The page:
Anyways, I really am happy for this type of support, acceptance and acknowledgement from my family, friends and co-workers as a parent-to-be. It’s only when I step out of my comfort zone that I have to remind myself that what is normal for my wife and me is not what is normal for everybody.

Today I accompanied my wife to our new OB/GYN and I introduced myself simply as “Hi, I’m Shannan,” and I get an elbow in the rib reminding me to explain myself. “Oh, she and I are married,” as I point to my wife. I know that there are millions of LGBT couples all around the country who are also parents or prospective parents. That being said, one of the perks of living in a city like Philadelphia is that whatever you are, you’re not alone. So, I’ve noticed that some offices and staff members are more accommodating than others. At our latest visit, the OB Coordinator was very mindful to keep me involved in the conversation and where I could wait for my wife while she took a pee test. On the other hand, at another office, we were 15 minutes into the consultation before someone even acknowledged my presence in the room.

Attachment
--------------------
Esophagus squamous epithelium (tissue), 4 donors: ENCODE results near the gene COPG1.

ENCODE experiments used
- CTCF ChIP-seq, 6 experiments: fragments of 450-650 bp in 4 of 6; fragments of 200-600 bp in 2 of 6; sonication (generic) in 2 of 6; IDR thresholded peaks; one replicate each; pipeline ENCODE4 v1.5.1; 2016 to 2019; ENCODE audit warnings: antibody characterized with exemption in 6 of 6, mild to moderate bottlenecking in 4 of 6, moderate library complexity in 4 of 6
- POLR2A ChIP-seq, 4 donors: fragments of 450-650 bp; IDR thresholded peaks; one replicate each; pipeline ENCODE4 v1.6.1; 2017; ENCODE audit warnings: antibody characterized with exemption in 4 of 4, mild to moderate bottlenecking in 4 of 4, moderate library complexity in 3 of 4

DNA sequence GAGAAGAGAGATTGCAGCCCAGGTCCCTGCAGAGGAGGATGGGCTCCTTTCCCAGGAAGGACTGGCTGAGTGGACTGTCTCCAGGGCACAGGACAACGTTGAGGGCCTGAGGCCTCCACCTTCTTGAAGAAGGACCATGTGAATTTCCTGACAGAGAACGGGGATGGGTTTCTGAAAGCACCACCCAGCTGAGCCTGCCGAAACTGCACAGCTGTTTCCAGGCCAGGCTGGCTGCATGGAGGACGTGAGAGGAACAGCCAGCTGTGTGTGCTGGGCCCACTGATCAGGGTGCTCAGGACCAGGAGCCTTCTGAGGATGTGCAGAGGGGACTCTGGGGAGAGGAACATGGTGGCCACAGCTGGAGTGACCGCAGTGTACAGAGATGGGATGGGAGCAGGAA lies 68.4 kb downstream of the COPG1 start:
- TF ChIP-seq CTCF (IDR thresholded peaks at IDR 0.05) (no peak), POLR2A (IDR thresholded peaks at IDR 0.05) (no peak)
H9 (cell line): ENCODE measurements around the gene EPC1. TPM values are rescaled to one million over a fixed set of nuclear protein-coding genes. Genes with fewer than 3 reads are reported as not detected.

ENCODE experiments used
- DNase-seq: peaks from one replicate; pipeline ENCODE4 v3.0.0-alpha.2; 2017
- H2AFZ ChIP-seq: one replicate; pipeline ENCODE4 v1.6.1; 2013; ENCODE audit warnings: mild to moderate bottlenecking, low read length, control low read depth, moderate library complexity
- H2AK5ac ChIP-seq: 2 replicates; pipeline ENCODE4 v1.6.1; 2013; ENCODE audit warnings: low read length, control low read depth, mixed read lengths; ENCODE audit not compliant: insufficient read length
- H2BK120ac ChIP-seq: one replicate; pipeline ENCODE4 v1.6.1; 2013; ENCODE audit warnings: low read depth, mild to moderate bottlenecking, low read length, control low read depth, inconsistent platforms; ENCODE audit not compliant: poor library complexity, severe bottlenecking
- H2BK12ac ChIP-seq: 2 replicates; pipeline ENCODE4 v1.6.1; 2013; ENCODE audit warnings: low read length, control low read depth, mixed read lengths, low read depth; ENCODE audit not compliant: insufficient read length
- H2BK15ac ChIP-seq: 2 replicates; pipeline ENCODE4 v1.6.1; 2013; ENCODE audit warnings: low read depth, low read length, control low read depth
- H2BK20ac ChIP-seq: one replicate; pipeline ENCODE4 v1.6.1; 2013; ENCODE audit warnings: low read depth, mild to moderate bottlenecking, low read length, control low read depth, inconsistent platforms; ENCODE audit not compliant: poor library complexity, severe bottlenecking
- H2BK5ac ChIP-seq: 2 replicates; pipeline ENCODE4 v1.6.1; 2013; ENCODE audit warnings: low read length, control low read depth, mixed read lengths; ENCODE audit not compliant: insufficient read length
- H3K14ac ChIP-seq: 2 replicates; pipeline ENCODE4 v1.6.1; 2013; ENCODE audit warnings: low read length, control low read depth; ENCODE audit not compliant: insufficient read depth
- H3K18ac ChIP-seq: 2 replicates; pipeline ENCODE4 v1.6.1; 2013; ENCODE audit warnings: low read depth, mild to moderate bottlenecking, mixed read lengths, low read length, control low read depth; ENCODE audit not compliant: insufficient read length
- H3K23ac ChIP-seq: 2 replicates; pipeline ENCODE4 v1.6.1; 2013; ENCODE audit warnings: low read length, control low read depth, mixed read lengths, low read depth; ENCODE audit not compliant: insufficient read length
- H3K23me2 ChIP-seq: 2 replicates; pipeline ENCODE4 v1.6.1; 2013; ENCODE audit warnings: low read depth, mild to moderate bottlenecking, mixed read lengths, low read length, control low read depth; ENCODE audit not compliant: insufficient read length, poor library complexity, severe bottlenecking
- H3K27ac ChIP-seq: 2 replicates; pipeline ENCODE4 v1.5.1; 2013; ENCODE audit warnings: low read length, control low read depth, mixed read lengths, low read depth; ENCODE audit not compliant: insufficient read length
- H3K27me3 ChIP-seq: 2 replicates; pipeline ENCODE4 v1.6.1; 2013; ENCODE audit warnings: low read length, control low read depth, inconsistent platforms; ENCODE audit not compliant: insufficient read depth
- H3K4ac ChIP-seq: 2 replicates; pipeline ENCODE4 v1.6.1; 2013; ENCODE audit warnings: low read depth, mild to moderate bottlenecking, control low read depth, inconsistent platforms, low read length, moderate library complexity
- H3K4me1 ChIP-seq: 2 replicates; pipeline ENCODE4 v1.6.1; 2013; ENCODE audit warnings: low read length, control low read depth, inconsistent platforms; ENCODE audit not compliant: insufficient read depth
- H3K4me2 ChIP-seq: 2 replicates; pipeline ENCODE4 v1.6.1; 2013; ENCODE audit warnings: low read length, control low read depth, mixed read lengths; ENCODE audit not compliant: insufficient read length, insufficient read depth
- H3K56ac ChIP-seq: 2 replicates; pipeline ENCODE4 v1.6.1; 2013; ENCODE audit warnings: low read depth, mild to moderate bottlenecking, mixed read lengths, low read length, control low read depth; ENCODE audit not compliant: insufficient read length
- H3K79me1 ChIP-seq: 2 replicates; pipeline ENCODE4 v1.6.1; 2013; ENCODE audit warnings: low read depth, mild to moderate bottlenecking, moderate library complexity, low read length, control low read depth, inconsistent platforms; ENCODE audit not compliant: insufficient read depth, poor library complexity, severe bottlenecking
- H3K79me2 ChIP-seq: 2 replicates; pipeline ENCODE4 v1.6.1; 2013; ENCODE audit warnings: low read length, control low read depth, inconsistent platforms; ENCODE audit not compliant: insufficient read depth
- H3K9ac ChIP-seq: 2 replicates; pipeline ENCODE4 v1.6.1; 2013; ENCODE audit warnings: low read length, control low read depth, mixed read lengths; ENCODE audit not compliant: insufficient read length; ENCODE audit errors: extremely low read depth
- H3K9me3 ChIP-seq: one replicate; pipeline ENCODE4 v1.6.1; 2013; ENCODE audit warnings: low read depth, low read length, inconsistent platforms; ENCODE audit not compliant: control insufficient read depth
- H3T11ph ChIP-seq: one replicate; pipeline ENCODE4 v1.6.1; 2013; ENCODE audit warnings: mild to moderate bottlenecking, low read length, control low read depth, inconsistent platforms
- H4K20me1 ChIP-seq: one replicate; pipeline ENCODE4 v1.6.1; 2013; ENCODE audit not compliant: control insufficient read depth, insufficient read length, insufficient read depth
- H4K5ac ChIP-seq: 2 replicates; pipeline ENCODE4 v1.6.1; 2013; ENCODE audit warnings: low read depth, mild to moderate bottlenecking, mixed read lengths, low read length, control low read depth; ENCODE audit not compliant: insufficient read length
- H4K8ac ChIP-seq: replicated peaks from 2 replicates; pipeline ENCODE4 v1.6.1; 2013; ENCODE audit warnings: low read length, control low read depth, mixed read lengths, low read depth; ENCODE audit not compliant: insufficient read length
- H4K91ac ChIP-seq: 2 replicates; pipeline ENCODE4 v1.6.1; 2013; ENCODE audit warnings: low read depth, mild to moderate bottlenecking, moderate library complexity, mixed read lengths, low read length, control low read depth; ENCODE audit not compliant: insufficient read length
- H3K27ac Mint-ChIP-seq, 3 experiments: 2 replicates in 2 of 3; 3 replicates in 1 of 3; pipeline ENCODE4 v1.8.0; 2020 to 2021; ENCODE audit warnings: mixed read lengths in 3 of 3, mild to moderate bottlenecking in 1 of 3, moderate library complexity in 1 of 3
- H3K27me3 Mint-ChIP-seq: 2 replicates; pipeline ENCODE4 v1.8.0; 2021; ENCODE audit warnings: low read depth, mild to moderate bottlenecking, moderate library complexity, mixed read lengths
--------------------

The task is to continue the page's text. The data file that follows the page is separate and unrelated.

Should I get a nametag? “Hello! My name is Mom, too!” Because I’m not sure they know what to call me. I’m not even sure what to call me. I think I’ll leave that up to our children.

In the meantime, I’m not going to wait 15 minutes before being acknowledged anymore. Instead, I’m going to confidently introduce myself when we meet new people because I need to ensure that we start our family off on the right foot with the people who bring them into the world. Goodbye awkward introductions, hello family pride!

Now, back to that thought of Chrissy and Janet being lesbians…

5 Comments

  1. Kristine says:

    ARE THERE ANY BOOKS FOR THE DYKE PARTNER??? CANT FIND ANY!!!! MEANING, WHAT TO EXPECT WHEN YOUR EXPECTING, FATHERS EDITION BUT NO LESBIAN OTHER MOTHER EDITION

    Reply
    • Kendra says:

      Hi Kristine,

      I haven’t done extensive research, but there does seem to be a good resource for non-bio mom stories in “Confessions of the Other Mother: Non-Biological Lesbian Mothers Tell All” by Harlyn Aizley. While I have not read it, it comes endorsed by the folks over at Lesbian Dad (www.lesbiandad.net), another great resource for non-bio mom info. Hope this helps!

      Reply
      • Shannan says:

        Kristine & Kendra,

        I read this! I liked it! The book features several stories from different non-bio moms. Each woman has a different perspective on the role – so I think there’s something for everyone in this book! It’s not a how-to guide by any means, but instead offers a variety of anecdotes to get you through the day. Good luck!

        Reply
  2. dONALD Blood says:

    Ohh I laughed so hard on the first three sentences! :D
    I just wish there would be a sitcom with lesbian main characters!

    Reply